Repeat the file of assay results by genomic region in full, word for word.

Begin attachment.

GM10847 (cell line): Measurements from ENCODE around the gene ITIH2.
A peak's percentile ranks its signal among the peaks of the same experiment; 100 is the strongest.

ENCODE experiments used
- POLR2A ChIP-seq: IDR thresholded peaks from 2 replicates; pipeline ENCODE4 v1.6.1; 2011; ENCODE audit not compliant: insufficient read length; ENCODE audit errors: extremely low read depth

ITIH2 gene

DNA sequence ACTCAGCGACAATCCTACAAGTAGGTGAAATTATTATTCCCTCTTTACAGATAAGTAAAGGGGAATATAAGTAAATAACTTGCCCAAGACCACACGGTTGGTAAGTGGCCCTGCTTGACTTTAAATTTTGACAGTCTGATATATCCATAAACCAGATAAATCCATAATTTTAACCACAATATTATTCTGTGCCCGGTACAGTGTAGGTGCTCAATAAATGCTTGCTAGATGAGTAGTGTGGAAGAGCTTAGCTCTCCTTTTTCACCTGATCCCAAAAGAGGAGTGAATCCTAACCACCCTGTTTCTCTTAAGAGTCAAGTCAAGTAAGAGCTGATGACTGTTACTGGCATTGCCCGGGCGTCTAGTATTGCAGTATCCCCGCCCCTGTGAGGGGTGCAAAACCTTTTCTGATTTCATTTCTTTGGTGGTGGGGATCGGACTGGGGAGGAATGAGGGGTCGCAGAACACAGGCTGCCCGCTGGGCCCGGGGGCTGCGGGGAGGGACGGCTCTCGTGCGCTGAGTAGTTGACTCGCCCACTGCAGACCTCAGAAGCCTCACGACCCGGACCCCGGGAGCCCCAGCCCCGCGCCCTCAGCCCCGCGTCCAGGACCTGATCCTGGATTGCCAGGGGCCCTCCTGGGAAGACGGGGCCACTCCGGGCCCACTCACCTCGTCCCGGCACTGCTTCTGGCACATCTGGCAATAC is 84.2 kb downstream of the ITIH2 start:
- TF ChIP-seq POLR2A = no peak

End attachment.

GM10847 (cell line): Measurements from ENCODE around the gene ITIH2.
A peak's percentile ranks its signal among the peaks of the same experiment; 100 is the strongest.

ENCODE experiments used
- POLR2A ChIP-seq: IDR thresholded peaks from 2 replicates; pipeline ENCODE4 v1.6.1; 2011; ENCODE audit not compliant: insufficient read length; ENCODE audit errors: extremely low read depth

ITIH2 gene

DNA sequence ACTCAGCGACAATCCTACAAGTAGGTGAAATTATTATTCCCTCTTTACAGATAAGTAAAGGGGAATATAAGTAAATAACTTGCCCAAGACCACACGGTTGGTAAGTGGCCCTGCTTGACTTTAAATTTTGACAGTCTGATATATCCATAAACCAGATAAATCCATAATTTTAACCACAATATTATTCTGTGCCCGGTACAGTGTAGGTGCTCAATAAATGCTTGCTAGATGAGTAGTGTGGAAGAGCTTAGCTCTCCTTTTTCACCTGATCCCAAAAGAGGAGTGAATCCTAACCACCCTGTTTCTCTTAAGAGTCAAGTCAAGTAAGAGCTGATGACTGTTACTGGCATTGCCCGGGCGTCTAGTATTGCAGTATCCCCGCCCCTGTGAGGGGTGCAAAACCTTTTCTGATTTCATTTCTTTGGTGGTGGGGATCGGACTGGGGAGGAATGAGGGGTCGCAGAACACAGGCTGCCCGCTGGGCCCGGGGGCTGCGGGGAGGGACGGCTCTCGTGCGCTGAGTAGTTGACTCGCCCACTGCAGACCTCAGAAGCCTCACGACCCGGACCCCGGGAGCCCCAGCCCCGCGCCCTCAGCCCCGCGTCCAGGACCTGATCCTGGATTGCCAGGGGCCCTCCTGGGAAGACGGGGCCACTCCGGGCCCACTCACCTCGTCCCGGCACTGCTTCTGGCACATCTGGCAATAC is 84.2 kb downstream of the ITIH2 start:
- TF ChIP-seq POLR2A = no peak